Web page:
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let $F(k,x)$ be a secure Pseudo-Random Function defined over $\{0,1\}^n$, that means:

$F: \{0,1\}^n \times \{0,1\}^n \rightarrow \{0,1\}^n$

define a $G(k,x) = F(k,x) \; \Vert \; 0$

how can one prove that $G$ is not secure?

in my point of view, as $F$ is secure, $G$ would always result in some secure output followed by 0, in other words I mean:

if you can't guess what $X$ is, you won't guess what $\;X \; \Vert \; 0\;$ is.

but as I'm asked to prove $G$ isn't secure, obviously there's something wrong with my thoughts.

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The problem is that $G$ is easily distinguishable from the random function. Suppose we have an oracle that either applies a random function or your PRF (selected at the beginning of the game). We query the oracle $n$-times with $n$ different inputs, if all last bits are $0$ then we say that oracle uses PRF. To prove the insecurity you need to calculate

$Adv_F(A):=Pr[\text{you guess it's G | Oracle uses G}]-Pr[\text{you guess it's G | Oracle uses random RF}]$.

The first probability is equal to $1$ (if $A$=attacker using suggested approach). The second probability goes to zero exponentially thus with $n$ sufficiently high (in this case even $n=4$ provides sufficient advantage) the advantage $\textit{significantly}$ differs from RF's advantage.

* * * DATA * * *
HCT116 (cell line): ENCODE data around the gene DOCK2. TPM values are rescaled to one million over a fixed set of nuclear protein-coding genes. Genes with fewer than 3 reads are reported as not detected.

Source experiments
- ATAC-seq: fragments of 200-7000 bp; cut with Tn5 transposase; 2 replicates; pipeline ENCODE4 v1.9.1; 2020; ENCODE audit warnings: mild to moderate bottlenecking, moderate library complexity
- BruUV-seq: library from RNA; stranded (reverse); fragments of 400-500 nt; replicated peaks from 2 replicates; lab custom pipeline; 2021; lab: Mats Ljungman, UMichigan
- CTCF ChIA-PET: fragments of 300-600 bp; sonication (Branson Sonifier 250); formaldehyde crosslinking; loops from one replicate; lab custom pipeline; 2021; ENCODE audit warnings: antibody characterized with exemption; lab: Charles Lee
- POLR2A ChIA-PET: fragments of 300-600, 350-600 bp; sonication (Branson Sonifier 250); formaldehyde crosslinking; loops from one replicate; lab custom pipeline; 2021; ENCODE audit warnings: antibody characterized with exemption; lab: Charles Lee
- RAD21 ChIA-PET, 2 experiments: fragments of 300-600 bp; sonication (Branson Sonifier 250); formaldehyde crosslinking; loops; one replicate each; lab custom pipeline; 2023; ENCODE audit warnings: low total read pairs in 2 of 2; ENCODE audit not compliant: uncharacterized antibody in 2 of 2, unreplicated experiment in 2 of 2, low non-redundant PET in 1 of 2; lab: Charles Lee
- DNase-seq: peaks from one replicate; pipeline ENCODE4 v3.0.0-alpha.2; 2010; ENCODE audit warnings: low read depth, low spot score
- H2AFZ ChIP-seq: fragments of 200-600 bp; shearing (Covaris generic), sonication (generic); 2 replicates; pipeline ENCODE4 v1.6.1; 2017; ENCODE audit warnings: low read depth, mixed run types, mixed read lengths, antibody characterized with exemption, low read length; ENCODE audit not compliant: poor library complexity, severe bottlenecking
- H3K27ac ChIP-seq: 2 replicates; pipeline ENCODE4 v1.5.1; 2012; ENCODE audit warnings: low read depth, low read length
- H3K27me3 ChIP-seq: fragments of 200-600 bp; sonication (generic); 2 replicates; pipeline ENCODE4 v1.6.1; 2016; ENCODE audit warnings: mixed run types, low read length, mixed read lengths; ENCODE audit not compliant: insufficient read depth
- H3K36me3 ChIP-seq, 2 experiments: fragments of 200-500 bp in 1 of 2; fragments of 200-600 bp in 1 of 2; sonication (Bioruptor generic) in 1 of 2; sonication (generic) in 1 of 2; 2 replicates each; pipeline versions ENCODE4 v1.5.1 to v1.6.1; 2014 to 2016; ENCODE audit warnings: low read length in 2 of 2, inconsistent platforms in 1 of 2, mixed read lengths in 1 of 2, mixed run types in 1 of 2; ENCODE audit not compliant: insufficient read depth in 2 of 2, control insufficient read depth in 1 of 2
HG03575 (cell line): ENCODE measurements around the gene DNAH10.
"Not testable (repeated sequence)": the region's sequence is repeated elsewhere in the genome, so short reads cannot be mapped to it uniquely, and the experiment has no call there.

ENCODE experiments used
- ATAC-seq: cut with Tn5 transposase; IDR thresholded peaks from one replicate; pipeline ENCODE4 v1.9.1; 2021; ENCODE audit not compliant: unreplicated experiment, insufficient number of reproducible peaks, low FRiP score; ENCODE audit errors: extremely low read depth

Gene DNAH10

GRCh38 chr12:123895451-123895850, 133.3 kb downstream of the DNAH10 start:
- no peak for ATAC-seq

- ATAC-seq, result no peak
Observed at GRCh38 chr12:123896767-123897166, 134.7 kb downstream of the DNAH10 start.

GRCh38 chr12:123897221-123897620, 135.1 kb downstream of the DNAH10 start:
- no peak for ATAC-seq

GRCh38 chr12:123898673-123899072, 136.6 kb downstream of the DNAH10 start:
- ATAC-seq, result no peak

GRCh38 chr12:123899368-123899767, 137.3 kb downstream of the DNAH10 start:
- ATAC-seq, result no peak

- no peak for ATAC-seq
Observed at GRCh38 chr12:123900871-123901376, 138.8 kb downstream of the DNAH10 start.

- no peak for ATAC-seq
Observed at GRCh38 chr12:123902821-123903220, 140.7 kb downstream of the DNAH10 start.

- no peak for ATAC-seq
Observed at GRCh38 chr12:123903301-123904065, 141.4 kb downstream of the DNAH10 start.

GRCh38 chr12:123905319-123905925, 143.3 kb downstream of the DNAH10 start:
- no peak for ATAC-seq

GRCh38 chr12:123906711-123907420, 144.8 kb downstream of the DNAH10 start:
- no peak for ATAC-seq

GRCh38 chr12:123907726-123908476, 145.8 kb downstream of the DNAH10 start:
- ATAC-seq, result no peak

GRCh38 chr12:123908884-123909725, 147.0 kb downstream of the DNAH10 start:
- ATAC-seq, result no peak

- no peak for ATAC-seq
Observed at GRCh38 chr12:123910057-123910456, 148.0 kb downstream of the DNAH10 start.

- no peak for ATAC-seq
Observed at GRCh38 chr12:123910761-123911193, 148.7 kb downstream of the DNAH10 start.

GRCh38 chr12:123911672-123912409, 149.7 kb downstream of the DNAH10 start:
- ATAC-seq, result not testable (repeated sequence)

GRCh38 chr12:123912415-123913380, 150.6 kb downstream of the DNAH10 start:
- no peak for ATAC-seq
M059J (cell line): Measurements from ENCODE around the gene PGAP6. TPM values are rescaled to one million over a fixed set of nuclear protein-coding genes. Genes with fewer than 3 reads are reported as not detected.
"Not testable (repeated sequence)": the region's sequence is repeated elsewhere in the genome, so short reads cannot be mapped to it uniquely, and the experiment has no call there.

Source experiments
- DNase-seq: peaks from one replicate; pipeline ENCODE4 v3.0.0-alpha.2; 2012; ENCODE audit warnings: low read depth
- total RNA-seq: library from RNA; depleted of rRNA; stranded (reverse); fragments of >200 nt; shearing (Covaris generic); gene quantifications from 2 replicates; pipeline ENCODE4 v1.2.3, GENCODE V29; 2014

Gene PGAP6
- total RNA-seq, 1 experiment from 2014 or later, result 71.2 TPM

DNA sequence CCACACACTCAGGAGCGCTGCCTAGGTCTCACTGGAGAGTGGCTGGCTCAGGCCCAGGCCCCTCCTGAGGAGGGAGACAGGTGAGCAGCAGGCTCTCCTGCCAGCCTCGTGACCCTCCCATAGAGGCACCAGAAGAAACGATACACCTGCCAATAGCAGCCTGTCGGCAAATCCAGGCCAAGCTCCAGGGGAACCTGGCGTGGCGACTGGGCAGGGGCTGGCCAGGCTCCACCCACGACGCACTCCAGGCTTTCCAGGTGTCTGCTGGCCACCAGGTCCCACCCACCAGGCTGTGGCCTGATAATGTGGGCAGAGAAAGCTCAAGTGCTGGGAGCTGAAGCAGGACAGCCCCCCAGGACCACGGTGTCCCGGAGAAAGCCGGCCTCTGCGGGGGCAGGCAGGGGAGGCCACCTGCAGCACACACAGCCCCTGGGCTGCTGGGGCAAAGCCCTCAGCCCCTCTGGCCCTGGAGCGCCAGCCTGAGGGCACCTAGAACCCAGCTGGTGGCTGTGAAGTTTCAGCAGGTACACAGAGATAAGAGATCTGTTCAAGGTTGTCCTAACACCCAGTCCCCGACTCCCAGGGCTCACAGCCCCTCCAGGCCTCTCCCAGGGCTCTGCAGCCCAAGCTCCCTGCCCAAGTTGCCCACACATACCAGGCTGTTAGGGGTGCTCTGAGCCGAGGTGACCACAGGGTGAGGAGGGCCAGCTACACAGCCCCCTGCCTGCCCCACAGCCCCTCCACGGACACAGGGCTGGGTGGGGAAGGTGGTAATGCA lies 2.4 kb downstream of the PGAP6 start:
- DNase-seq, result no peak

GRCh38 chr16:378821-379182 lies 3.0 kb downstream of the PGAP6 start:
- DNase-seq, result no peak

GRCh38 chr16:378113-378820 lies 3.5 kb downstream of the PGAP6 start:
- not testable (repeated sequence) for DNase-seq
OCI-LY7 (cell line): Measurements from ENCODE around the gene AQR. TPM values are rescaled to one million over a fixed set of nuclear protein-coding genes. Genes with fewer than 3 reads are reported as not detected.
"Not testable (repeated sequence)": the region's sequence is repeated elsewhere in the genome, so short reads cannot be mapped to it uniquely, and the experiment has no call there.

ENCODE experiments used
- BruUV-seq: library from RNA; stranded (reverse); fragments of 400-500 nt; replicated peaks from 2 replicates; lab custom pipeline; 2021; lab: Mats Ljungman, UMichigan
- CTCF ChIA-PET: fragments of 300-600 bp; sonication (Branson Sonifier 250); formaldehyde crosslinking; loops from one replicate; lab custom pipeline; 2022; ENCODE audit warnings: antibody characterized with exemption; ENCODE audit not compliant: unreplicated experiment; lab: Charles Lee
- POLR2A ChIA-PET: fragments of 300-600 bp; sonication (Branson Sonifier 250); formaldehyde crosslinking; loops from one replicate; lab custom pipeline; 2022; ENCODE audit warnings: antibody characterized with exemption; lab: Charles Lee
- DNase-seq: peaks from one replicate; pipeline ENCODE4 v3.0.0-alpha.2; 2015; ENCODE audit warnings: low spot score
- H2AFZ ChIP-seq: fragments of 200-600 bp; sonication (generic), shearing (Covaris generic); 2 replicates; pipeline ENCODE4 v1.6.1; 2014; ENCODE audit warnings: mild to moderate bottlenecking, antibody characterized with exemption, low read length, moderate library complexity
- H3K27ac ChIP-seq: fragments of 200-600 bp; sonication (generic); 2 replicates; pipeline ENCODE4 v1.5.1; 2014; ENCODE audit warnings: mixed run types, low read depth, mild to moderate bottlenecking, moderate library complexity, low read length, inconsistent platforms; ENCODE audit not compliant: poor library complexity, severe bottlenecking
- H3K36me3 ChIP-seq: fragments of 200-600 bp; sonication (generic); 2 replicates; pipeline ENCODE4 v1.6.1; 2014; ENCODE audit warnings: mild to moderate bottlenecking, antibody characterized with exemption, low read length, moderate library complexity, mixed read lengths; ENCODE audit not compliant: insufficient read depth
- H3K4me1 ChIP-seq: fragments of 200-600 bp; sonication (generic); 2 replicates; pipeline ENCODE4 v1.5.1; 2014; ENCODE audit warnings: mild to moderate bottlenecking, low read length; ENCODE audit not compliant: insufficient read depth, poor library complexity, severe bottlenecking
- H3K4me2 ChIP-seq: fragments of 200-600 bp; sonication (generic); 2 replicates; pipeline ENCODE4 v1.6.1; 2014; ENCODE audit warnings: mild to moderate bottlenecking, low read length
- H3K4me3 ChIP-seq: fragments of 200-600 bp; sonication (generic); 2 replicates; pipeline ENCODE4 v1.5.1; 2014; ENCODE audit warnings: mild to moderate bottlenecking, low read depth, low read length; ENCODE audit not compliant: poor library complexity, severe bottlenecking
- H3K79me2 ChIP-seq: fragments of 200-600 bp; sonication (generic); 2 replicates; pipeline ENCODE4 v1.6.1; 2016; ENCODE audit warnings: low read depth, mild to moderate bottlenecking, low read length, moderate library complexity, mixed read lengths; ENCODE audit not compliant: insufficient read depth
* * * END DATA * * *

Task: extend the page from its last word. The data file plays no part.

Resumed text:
"Real" world example: suppose you use your F(k,x) as a block-cipher in counter mode. Then you effectively know every last bit of the plaintext just by looking at the ciphertext.

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  • $\begingroup$ could you explain why "the second probability goes to zero exponentially" ? $\endgroup$ – Daniel Apr 17 '18 at 1:00
  • $\begingroup$ Since in the second case a RF is used then the $Pr[\text{last bit of RF's output = 1}]=1/2$ and the outputs are independent (as random variables, provided $A$ uses different inputs). If we want the probability of getting a sequence of $n$ zeroes from RF then we just have to take $(1/2)^n$. $\endgroup$ – boethius Apr 18 '18 at 5:19
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You are confusing secure with pseudo random. If you can mount a pre image atrack or collision attack on G you can do the same on F.

However is G pseudo random? Can you distinguish between it and something random?

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  • $\begingroup$ no, I'm not confusing anything... a secure pseudo-random function is a function such that the adversary's advantage is negligible for all efficient adversaries, as stated here at page 131 $\endgroup$ – Daniel Apr 14 '18 at 5:12
  • $\begingroup$ As this looked like homework, I was trying to stop short of giving the answer. Secure, is many things in different setups. In different setups you have various requirements such as pre image resistance. The strongest requirement is indistinguishable from random. And that is what you can show. The output of G is clearly not random. $\endgroup$ – Meir Maor Apr 14 '18 at 5:24

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